Welcome to the buy-to-let budget


It’s good news for buy-to-let investors at the moment; HSBC are calling for sellers to pay Stamp Duty and George Osborne’s budget has given investors a huge pat on the back with his controversial change in Stamp Duty Land Tax. The abolition of the 5% tax rate for multiple purchases over £1million will have a huge impact on Manchester’s buy-to-let market.


It’s a huge vote of confidence in private buy-to-let investors from George Osborne, but it doesn’t stop there. His new SDLT rules are a great boost to Real Estate Investment Trusts too. Anyone wanting to benefit from a future uplift in the property market without the hassles of personal ownership can invest in a REIT with ease.


The government will make REITs easier to set up and more accessible to private investors. We expect the REIT market to grow even faster than the private buy-to-let landlord market, with large portfolios of properties coming back onto the market for the first time in over 5-years.


The government are clearly supporting the private rented sector over the longer term, but what do the changes mean in reality? We’ve taken three case studies across Greater Manchester to see what type of property investment benefits most from George Osborne’s new tax rules:



John, first-time buy-to-let investor, Stockport
John has never bought a property portfolio before, but encouraged by the budget changes buys a small portfolio of 10 terraces houses in Heaton Mersey. The 2-bed Victorian terrace houses range in value from £92,500 to £117,500 with a total value of £1,150,250. Before the budget John would have paid 5% of the aggregate value, equalling £57,512. The new budget rules bring his average price underneath the 1% £125,000 bracket, reducing his tax liability to zero.


Houses: 10
Total value: £1,150,250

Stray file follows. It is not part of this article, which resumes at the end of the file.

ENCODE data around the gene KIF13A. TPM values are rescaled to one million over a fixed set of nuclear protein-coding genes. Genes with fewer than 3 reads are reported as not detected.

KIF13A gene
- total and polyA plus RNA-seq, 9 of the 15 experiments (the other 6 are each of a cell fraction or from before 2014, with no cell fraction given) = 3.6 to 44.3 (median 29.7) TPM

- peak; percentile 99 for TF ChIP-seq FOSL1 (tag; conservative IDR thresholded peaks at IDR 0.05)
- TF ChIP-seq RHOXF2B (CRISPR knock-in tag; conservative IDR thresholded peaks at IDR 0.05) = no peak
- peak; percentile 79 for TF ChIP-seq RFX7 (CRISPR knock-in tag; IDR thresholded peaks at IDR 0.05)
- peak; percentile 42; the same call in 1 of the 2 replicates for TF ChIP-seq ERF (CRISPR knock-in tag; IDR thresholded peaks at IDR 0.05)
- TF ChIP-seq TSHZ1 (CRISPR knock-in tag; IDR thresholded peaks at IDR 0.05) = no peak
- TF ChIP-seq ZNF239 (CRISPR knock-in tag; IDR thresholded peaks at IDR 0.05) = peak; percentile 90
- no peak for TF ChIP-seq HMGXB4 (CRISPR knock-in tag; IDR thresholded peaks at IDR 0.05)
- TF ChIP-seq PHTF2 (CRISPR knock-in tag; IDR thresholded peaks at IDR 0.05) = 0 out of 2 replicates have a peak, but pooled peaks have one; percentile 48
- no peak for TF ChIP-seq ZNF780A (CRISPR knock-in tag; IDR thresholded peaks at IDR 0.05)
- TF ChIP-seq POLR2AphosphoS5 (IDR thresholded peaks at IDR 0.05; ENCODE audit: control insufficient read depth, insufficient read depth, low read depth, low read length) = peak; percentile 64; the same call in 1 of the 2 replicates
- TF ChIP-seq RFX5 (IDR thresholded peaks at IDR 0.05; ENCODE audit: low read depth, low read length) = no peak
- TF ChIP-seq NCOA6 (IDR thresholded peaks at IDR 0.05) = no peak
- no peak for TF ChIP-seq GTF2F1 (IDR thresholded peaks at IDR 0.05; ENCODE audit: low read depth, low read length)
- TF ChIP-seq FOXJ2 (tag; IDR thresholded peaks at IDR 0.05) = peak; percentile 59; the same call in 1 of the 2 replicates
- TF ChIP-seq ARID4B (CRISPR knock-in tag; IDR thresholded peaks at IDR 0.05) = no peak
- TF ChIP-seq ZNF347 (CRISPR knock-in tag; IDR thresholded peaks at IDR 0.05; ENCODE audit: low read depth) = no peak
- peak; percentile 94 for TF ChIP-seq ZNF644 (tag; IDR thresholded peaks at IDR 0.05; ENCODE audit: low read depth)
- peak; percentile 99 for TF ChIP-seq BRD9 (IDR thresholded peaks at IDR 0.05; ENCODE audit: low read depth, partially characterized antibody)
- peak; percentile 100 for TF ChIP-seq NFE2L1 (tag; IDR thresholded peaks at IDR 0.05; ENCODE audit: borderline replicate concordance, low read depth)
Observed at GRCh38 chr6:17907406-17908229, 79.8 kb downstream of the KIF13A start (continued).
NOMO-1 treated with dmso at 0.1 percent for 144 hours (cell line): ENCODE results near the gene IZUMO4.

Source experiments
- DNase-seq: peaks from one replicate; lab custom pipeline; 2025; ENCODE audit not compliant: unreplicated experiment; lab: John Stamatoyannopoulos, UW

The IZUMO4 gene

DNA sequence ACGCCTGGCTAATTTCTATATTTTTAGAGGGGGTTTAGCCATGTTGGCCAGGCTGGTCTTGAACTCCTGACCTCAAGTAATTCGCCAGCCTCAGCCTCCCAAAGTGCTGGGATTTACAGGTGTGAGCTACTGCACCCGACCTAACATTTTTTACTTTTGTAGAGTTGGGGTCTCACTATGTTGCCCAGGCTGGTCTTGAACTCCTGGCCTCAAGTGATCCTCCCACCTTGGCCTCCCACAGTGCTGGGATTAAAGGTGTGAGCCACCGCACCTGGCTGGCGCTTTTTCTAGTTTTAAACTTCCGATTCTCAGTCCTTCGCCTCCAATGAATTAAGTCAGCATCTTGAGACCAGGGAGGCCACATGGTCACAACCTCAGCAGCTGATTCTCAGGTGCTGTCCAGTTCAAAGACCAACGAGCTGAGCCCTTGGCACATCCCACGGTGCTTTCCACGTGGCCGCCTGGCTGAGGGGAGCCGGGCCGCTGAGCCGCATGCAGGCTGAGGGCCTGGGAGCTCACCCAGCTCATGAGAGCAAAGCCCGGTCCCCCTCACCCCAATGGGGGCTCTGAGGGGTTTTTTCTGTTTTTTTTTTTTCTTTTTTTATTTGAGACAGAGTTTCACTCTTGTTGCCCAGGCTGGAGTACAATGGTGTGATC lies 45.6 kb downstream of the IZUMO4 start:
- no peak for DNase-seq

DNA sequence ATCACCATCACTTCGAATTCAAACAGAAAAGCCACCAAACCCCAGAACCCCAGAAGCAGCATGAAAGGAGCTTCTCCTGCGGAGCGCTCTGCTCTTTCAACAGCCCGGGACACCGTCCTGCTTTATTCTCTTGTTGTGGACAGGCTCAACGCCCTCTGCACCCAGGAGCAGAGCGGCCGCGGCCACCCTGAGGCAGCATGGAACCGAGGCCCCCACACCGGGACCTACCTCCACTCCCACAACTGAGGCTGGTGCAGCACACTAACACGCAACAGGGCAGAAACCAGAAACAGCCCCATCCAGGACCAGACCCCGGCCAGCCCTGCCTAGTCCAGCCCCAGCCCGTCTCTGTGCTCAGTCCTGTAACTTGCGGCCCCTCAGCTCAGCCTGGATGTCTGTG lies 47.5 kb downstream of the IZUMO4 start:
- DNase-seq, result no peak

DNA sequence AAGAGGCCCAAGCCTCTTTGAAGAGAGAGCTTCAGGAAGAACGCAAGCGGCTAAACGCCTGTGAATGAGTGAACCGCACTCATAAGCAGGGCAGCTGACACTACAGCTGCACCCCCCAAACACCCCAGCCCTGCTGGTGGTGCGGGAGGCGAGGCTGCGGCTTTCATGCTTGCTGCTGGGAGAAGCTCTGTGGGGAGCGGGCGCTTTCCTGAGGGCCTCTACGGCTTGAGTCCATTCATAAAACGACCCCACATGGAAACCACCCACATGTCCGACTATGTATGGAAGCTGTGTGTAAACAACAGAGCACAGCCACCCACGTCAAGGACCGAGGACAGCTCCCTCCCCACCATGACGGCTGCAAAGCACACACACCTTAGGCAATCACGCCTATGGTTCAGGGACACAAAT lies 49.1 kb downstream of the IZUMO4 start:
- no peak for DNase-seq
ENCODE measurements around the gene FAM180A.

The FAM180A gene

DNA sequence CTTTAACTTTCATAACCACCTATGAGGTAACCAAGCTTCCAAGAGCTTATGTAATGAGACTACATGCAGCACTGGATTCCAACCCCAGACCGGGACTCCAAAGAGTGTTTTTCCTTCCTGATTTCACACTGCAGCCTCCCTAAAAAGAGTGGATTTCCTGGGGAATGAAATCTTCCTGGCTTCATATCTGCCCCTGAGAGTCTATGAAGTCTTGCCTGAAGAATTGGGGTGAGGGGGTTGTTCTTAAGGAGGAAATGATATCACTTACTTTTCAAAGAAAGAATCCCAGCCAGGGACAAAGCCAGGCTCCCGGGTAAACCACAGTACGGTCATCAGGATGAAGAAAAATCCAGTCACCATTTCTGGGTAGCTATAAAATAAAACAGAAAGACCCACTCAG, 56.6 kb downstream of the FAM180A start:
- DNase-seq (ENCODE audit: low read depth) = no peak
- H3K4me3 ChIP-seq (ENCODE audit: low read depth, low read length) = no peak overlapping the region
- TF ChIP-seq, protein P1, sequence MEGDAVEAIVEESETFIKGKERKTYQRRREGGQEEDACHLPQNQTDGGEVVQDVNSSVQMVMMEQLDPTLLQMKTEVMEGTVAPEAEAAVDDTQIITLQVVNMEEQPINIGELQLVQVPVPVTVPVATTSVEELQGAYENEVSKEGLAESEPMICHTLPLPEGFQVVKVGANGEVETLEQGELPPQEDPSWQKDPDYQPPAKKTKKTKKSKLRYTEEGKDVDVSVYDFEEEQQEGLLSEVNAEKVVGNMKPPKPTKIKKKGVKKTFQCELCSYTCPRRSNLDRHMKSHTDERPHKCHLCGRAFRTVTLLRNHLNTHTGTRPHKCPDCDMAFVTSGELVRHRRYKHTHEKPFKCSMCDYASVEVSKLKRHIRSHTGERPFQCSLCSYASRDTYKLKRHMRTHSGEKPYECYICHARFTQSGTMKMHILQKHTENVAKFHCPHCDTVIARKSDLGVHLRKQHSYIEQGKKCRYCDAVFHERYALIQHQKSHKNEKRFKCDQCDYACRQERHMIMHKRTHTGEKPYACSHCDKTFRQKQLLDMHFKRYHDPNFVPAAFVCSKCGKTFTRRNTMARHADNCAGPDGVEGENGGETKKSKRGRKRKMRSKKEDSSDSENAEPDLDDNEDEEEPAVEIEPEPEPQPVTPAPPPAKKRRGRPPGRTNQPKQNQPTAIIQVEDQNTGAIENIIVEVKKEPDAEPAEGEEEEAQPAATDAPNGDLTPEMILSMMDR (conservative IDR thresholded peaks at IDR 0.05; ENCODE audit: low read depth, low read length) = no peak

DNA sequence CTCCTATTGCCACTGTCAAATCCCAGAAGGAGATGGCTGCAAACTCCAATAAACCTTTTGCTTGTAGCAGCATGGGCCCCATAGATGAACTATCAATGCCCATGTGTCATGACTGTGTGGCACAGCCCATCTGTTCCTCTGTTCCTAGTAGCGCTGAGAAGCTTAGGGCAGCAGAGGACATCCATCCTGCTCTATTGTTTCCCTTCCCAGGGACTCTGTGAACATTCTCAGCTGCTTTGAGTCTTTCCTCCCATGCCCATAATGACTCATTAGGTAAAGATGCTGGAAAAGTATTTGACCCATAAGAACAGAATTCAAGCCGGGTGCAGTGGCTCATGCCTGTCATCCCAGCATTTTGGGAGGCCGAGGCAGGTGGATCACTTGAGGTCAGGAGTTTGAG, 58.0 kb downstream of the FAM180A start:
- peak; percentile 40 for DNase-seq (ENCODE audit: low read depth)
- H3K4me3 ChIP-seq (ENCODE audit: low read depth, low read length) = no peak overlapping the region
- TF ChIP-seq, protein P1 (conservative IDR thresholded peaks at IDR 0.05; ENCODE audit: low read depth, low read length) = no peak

Prices ranging from: £92,500 to £117,500
Average Value: £115,025
2010 Stamp Duty: £57,512
2011 Stamp Duty: £0
SAVING: £57,512




Karen, long-term student investor, Fallowfield
Karen has been buying student houses across Fallowfield, Withington and Rusholme for over 15 years. She is offered a large portfolio of 23 student houses with a total value of £4,945,000. In 2010 Karen would have paid 5% Stamp Duty of the total value, equalling £247,250. The new 2011 budget rules reduce her liability to just 1% of the average value, a more palatable £2,150

Houses: 23
Total value: £4,945,000
Average Value: £215,000
2010 Stamp Duty: £247,250
2011 Stamp Duty: £2,150
SAVING: £245,100




Prakash, Private Buyer, Manchester City Centre
Prakash has sold his large family house in Didsbury and wants to downsize. He buys two city centre apartments on Deansgate; a large penthouse for himself and a 2-bed apartment for his pension.  Before the budget Prakash would have paid 5% of the aggregate value, equalling £60,000. The new budget rules reduce his liability to £24,000, 4% of the average value, a saving of £36,000.


Apartments: 2
Total value: £1,200,000
Prices: £875,000 + £325,000
Average Value: £600,000
2010 Stamp Duty: £60,000
2011 Stamp Duty: £24,000
SAVING: £36,000


If you’re a buy-to-let investor or looking to enter the Manchester buy-to-let market we’d love to hear from you. Contact Sally Ann Smith on sally@philipjames.co.uk or connect with her on Linkedin

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